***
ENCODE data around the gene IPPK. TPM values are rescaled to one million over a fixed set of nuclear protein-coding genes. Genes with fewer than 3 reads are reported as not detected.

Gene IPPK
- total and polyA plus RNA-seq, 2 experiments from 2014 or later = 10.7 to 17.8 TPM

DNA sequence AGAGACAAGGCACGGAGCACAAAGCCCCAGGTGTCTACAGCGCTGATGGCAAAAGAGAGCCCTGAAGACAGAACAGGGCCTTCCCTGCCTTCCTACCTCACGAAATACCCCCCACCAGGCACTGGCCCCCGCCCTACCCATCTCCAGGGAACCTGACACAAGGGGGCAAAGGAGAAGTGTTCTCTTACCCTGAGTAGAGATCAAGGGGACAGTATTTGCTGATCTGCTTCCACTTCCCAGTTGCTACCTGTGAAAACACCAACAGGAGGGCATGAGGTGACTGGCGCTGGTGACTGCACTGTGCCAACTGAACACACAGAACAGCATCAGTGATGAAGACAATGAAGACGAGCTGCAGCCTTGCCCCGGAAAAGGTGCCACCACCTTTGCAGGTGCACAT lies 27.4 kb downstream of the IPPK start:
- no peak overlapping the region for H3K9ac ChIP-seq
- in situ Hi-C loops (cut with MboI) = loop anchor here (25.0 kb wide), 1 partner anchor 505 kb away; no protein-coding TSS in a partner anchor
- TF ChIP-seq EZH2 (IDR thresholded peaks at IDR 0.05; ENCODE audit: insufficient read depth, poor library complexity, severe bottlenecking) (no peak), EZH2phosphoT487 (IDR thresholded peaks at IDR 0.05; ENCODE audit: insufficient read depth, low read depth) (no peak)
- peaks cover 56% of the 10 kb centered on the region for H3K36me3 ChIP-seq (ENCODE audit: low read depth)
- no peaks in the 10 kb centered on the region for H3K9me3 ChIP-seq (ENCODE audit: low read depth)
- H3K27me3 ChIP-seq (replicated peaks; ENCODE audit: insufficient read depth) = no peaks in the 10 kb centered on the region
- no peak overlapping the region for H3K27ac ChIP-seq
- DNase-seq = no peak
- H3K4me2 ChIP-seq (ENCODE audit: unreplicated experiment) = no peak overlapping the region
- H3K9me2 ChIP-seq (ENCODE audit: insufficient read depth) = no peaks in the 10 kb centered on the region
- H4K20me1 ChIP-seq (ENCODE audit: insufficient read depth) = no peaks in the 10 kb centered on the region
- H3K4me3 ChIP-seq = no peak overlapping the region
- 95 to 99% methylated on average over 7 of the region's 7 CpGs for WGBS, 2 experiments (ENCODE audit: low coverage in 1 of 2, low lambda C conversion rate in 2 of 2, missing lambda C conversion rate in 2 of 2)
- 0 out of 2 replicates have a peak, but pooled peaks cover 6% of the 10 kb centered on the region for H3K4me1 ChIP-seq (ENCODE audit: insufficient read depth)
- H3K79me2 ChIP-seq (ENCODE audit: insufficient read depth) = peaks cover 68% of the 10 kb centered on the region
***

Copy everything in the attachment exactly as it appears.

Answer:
ENCODE data around the gene IPPK. TPM values are rescaled to one million over a fixed set of nuclear protein-coding genes. Genes with fewer than 3 reads are reported as not detected.

Gene IPPK
- total and polyA plus RNA-seq, 2 experiments from 2014 or later = 10.7 to 17.8 TPM

DNA sequence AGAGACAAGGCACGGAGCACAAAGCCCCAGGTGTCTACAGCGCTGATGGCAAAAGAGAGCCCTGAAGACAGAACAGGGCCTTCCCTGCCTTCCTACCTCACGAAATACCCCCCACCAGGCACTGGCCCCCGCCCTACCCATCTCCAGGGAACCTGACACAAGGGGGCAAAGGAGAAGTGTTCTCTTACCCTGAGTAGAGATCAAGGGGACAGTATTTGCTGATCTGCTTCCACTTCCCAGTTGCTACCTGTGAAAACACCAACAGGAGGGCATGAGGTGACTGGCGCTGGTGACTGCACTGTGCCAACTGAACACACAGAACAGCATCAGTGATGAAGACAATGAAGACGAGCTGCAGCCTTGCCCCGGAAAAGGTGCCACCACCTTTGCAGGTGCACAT lies 27.4 kb downstream of the IPPK start:
- no peak overlapping the region for H3K9ac ChIP-seq
- in situ Hi-C loops (cut with MboI) = loop anchor here (25.0 kb wide), 1 partner anchor 505 kb away; no protein-coding TSS in a partner anchor
- TF ChIP-seq EZH2 (IDR thresholded peaks at IDR 0.05; ENCODE audit: insufficient read depth, poor library complexity, severe bottlenecking) (no peak), EZH2phosphoT487 (IDR thresholded peaks at IDR 0.05; ENCODE audit: insufficient read depth, low read depth) (no peak)
- peaks cover 56% of the 10 kb centered on the region for H3K36me3 ChIP-seq (ENCODE audit: low read depth)
- no peaks in the 10 kb centered on the region for H3K9me3 ChIP-seq (ENCODE audit: low read depth)
- H3K27me3 ChIP-seq (replicated peaks; ENCODE audit: insufficient read depth) = no peaks in the 10 kb centered on the region
- no peak overlapping the region for H3K27ac ChIP-seq
- DNase-seq = no peak
- H3K4me2 ChIP-seq (ENCODE audit: unreplicated experiment) = no peak overlapping the region
- H3K9me2 ChIP-seq (ENCODE audit: insufficient read depth) = no peaks in the 10 kb centered on the region
- H4K20me1 ChIP-seq (ENCODE audit: insufficient read depth) = no peaks in the 10 kb centered on the region
- H3K4me3 ChIP-seq = no peak overlapping the region
- 95 to 99% methylated on average over 7 of the region's 7 CpGs for WGBS, 2 experiments (ENCODE audit: low coverage in 1 of 2, low lambda C conversion rate in 2 of 2, missing lambda C conversion rate in 2 of 2)
- 0 out of 2 replicates have a peak, but pooled peaks cover 6% of the 10 kb centered on the region for H3K4me1 ChIP-seq (ENCODE audit: insufficient read depth)
- H3K79me2 ChIP-seq (ENCODE audit: insufficient read depth) = peaks cover 68% of the 10 kb centered on the region